by Thomas M. Motyka, D.O., and Samuel F. Yanuck, D.C.

Part 1 - Methodological considerations
Manual assessment of muscular function, in particular a method known as applied kinesiology (AK), is a clinical measure of neurologic function. A review of the literature reveals methodological problems with previous studies of AK as a form of neurologic assessment. Research designs that do not reflect clinical practice and principles of AK are common in the literature. Additional study is warranted to explore the potential of AK manual muscle testing as a diagnostic tool. We outline principles of AK and recommend that future research reflect more accurately the clinical practice of functional neurologic assessment and applied kinesiology.

Keywords: Functional neurology; applied kinesiology; manual muscle testing; physiology; functional medicine; functional illness; neurologic assessment; kinesiology; muscle testing; muscular strength; muscle contraction; skeletal muscle; diagnosis; physical examination.

by Clive Lindley-Jones, B.Ed.(Hons), D.O., D.I.B.A.K. - NLP Trainer

A personal reflection of the Sunflower Method, as developed by Mark Mathews, is made.
The author reports and comments on his experiences and impressions of studying, and subsequently co-teaching, the method over recent years.
The role of Neuro Linguistic Programming (NLP) in conjunction with applied kinesiology (AK) is discussed. The research project currently underway is mentioned and the future of the work is considered.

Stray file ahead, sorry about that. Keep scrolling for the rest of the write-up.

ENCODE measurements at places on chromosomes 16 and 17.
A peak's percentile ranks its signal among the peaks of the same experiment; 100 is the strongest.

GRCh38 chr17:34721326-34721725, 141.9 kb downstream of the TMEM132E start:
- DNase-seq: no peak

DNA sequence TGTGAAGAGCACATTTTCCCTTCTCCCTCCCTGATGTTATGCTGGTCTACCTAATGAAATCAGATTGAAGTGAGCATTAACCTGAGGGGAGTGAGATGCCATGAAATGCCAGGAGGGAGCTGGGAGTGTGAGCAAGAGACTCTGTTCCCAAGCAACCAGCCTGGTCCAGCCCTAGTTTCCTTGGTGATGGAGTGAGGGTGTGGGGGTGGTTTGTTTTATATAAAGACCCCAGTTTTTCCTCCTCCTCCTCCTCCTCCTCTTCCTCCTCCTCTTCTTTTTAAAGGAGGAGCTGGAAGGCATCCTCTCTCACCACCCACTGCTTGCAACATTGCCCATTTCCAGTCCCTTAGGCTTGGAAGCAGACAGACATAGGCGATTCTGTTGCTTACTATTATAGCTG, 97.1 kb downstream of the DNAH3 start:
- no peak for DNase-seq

The Sunflower Method is a system of diagnosis and treatment that uses a combination of benign natural techniques to balance many aspects of physical, physiological and mental problems in measured ways that are matched individually to each child. The term "learning difficulties" is used to cover a wide range of problems. Children who have difficulties with handwriting or in learning to read and spell often manifest problems such as memory recall blocks, attention deficit, speech delay, clumsiness, poor coordination, and other health problems. Each child’s difficulties are unique – a combination of auditory, visual, muscular, chemical, emotional, and neurological imbalances.
The process of treatment begins with the sunflower practitioner’s full assessment of the child and report of findings. There follows treatment in stages of structural, chemical, neurological and psychological elements. Typical treatment will consist of physical manipulation, dietary adjustments and nutritional supplementation, and the challenge and correction of destructive and repeated patterns of thought and reaction. Normally there will be approximately ten treatments, probably over several months.
Rather than a detailed ‘how to’ account of the Sunflower Method, what follows are personal thoughts and reflections on a process in progress. I intend to illustrate how the Sunflower Method’s novel approach uses AK to link a number of interventions together creatively and usefully.